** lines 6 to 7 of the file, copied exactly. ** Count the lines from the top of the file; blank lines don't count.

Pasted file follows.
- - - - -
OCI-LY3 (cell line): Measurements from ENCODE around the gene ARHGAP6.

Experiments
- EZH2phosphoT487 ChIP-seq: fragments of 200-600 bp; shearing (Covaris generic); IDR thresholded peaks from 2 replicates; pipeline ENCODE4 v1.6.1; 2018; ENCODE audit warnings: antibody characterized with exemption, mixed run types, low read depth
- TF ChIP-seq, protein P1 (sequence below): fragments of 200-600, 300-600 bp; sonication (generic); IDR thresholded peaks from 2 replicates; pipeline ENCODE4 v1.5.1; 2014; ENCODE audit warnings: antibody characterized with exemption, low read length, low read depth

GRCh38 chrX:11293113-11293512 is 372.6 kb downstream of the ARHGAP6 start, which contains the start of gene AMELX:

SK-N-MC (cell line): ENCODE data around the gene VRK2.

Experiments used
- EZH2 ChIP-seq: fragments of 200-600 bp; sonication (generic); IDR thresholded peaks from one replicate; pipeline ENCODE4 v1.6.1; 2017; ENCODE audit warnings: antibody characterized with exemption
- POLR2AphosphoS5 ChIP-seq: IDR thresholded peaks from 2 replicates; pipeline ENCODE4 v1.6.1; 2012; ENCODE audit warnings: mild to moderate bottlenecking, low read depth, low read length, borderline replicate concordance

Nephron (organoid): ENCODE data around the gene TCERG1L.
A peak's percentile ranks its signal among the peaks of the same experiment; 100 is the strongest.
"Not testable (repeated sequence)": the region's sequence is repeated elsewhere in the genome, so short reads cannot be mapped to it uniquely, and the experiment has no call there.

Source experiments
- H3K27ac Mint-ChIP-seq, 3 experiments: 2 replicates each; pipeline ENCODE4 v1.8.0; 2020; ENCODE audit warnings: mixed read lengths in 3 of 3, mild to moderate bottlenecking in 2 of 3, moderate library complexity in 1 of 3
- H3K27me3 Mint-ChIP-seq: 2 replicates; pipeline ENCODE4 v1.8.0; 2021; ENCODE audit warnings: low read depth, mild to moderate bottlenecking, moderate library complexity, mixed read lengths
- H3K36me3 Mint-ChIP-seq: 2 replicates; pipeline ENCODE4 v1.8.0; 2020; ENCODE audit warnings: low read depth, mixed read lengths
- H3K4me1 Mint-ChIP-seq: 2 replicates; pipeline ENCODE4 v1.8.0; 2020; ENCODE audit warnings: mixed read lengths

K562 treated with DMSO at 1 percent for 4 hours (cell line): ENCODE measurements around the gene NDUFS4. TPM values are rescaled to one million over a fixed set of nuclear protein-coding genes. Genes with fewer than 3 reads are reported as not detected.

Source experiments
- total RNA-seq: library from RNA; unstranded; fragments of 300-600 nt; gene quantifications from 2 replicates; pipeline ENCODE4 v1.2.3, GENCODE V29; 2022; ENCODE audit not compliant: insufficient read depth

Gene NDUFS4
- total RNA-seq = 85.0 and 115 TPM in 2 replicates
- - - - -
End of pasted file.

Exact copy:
SK-N-MC (cell line): ENCODE data around the gene VRK2.

Experiments used